Pena-Rodriguez weighs the evils differently when it comes to juror affidavits "exhibiting" a deliberating juror's "overt racial basis" and "tend[ing] to show that racial animus was a significant motivating factor in the juror's vote to convict." Id. at 869. Racial bias, the court reasoned, offends the constitutional right to an impartial jury, id. at 868-69; Sheppard v. Maxwell, 384 U.S. 333, 362 (1966), and accordingly fits within a previously unused exception to the no-impeachment rule reserved for the "gravest and most important cases." United States v. Reid, 53 U.S. 361, 366 (1852). The court explained that racial bias is different from other forms of juror misconduct because (1) it is a "familiar and recurring evil," rather than "anomalous behavior from a single jury -- or juror -- gone off course," and (2) the "stigma that attends racial bias" makes it harder for jurors to report racial bias because people do not like accusing one another of being "bigots." Pena-Rodriguez, at 868-69. Thus, the court concluded, the trial court in Pena-Rodriguez was required to consider a juror affidavit reporting that one of the jurors in a criminal defendant's unlawful sexual assault case had voiced his view that defendant was guilty because "Mexican men [like the defendant] ha[ve] a bravado that cause[s] them to believe they [can] do whatever they want[] with women." Id. at 862.

Will courts, once they heed Pena-Rodriguez's mandate to look inside the jury box for verdicts tainted by racial bias, be able to look away when they see other bias or misconduct?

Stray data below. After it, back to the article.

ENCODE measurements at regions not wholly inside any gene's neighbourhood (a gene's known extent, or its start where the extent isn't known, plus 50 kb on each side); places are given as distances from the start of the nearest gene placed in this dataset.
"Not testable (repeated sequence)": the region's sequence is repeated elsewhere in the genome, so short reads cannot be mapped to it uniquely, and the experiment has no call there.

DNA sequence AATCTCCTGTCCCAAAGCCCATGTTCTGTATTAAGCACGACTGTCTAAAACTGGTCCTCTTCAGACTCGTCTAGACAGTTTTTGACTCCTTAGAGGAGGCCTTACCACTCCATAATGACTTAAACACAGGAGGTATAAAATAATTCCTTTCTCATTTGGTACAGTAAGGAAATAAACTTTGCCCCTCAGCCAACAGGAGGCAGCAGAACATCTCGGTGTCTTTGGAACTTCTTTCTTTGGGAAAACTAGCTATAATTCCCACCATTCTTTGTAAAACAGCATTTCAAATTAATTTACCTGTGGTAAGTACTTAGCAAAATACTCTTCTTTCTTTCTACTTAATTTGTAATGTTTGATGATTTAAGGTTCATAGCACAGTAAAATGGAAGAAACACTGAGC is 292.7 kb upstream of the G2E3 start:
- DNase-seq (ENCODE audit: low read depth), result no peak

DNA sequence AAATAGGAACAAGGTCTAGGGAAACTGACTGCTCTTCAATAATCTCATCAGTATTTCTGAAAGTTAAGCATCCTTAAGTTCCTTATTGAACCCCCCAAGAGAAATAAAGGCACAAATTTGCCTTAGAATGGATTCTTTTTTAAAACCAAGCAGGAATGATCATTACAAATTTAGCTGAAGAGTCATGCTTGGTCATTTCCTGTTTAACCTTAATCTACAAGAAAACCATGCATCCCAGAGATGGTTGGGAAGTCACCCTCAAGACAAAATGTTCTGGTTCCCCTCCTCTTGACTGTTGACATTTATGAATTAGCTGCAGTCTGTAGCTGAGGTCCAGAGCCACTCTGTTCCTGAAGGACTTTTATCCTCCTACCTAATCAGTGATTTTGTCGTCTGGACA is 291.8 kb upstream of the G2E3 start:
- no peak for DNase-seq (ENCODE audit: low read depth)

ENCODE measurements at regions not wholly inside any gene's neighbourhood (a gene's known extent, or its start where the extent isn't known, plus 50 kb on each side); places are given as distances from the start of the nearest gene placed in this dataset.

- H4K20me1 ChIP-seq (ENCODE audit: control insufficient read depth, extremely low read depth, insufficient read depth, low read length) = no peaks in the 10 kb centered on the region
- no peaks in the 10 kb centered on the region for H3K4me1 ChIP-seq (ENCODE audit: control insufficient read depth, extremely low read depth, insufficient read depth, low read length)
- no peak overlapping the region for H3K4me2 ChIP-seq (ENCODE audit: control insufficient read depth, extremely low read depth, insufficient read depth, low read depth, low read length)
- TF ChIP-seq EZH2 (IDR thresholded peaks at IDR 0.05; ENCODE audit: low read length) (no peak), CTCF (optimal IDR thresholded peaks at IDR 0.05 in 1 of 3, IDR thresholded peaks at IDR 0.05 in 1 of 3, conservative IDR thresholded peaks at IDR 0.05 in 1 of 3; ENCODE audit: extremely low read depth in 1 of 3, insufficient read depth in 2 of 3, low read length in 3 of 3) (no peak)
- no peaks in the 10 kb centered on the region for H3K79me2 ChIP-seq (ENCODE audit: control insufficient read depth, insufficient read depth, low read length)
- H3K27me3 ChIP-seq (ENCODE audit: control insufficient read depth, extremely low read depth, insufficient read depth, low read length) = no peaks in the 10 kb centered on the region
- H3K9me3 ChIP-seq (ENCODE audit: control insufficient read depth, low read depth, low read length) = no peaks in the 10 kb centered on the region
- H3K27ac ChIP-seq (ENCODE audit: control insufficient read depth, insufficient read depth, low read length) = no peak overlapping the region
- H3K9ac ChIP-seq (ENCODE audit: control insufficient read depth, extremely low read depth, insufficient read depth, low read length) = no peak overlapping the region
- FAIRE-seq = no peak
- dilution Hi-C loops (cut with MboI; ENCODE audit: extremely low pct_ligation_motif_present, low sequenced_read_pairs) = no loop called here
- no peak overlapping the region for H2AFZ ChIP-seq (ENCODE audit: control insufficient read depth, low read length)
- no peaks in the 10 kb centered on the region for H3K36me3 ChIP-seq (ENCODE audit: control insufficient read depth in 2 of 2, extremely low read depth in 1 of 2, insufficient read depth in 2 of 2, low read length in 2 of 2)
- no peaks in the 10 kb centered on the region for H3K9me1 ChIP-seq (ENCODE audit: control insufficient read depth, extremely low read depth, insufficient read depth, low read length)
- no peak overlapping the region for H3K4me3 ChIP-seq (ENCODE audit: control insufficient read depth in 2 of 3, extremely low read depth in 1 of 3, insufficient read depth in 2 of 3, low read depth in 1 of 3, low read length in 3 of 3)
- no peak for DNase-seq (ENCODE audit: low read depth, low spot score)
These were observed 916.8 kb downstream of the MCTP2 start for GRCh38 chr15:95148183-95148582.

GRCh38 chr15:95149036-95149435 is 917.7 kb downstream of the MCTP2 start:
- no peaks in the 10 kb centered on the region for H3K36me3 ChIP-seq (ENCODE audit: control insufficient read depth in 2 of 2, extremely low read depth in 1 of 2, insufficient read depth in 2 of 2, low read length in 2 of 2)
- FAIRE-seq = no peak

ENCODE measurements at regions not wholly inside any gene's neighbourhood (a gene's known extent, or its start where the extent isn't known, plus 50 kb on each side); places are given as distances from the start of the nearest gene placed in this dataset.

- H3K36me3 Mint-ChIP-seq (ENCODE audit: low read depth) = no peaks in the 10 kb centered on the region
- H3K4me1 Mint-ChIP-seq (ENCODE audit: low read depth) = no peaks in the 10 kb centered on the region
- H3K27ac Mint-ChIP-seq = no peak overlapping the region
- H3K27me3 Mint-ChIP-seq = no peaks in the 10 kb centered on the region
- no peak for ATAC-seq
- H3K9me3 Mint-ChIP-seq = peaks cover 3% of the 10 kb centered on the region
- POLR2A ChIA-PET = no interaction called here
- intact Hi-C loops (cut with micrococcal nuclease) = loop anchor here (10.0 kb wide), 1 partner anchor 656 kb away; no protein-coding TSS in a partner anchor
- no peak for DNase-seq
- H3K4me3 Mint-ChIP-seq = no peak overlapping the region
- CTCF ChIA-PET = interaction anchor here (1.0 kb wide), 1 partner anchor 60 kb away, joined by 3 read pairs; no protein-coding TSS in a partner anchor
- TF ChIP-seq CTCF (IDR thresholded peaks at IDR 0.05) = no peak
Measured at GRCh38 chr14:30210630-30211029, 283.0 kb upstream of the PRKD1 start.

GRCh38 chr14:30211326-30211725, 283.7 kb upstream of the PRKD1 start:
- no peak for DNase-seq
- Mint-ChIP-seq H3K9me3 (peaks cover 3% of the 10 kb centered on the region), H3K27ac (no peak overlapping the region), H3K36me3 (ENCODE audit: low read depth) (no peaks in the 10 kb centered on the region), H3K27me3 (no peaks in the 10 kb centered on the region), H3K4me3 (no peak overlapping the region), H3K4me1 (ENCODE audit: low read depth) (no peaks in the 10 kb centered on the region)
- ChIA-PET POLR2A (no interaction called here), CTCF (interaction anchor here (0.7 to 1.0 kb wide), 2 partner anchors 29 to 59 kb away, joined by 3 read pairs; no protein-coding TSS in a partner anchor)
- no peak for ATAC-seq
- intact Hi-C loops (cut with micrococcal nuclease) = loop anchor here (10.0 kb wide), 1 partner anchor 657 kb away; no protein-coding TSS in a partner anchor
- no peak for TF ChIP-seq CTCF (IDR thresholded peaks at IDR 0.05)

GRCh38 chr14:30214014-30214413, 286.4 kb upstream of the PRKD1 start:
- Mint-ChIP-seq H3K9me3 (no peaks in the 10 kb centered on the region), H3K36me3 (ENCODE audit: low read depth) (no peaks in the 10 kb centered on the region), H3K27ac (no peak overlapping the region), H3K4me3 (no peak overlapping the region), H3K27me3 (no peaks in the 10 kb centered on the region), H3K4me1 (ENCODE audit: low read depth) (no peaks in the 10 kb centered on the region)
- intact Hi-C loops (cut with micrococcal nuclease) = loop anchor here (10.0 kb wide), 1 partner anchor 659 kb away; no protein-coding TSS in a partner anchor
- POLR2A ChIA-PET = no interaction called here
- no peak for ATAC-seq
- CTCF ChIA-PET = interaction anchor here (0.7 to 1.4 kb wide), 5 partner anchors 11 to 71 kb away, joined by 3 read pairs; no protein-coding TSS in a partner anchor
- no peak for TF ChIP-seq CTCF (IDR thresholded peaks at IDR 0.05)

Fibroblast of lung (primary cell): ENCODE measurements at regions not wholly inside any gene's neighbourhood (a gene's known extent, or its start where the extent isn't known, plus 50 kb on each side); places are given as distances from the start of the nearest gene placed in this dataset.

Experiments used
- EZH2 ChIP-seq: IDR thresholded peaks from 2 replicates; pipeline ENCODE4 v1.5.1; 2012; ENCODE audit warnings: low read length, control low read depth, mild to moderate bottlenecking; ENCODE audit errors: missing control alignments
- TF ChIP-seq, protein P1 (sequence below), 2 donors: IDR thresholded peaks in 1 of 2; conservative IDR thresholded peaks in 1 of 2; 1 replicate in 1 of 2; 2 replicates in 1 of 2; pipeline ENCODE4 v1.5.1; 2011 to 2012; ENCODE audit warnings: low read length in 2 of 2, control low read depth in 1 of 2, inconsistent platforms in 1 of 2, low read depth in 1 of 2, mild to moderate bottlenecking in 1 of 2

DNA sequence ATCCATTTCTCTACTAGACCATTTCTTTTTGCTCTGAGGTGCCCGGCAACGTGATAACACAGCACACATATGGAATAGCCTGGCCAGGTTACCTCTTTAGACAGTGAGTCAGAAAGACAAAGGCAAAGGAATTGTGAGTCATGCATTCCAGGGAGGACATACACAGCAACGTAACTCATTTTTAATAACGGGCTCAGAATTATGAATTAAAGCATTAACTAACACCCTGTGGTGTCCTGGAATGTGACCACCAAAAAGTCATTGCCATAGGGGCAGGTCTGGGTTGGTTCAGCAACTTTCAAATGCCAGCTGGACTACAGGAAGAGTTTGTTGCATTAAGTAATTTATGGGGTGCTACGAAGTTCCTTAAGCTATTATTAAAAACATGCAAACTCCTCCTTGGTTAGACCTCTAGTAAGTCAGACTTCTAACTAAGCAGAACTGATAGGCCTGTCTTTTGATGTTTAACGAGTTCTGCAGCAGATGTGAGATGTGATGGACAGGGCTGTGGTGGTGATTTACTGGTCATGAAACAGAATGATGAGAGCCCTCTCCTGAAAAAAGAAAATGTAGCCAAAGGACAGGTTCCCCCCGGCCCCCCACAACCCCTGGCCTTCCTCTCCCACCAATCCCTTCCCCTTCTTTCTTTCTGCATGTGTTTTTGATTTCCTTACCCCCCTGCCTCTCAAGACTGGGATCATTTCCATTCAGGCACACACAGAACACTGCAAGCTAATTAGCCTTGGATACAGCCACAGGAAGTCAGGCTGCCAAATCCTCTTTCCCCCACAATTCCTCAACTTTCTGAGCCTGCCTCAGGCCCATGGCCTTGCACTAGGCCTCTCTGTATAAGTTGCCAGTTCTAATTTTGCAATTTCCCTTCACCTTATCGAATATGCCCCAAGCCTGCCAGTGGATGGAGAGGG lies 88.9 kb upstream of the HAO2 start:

Our recent experience with judicial scrutiny of peremptory challenges may provide some insight.

Much like a jury's deliberations, a litigant's exercise of peremptory challenges to excuse jurors, for any reason or no reason at all, historically occurred "without inquiry and without being subject to the court's control." Swain v. Alabama, 380 U.S. 202, 220 (1965).

And much like Pena-Rodriguez, the Supreme Court in Batson v. Kentucky, 476 U.S. 79 (1986) departed from its historical "hands off" approach in concluding that courts must scrutinize peremptory challenges to ensure they were not being exercised to discriminate against prospective jurors on the basis of race.

Has judicial scrutiny of peremptory challenges remained confined to racial discrimination? It has not.

Since Batson, courts have refused to put on blinders and to ignore the discriminatory use of peremptory challenges on grounds other than race. Both federal and California courts prohibit the use of peremptory challenges to bump jurors on the basis of their sex, J.E.B. v. Alabama, 511 U.S. 127 (1994), their ethnicity, United States v. Martinez-Salazar, 528 U.S. 304 (2000), their religion, United States v. Brown, 352 F.3d 654 (2d Cir. 2003); In re Freeman, 38 Cal.4th 630 (2006), and their sexual orientation, SmithKline Beecham Corp. v. Abbott Labs., 740 F.3d 471 (9th Cir. 2014); People v. Garcia, 77 Cal. App. 4th 1269 (2000); People v. Douglas, 10 Cal. App. 5th 834 (2017).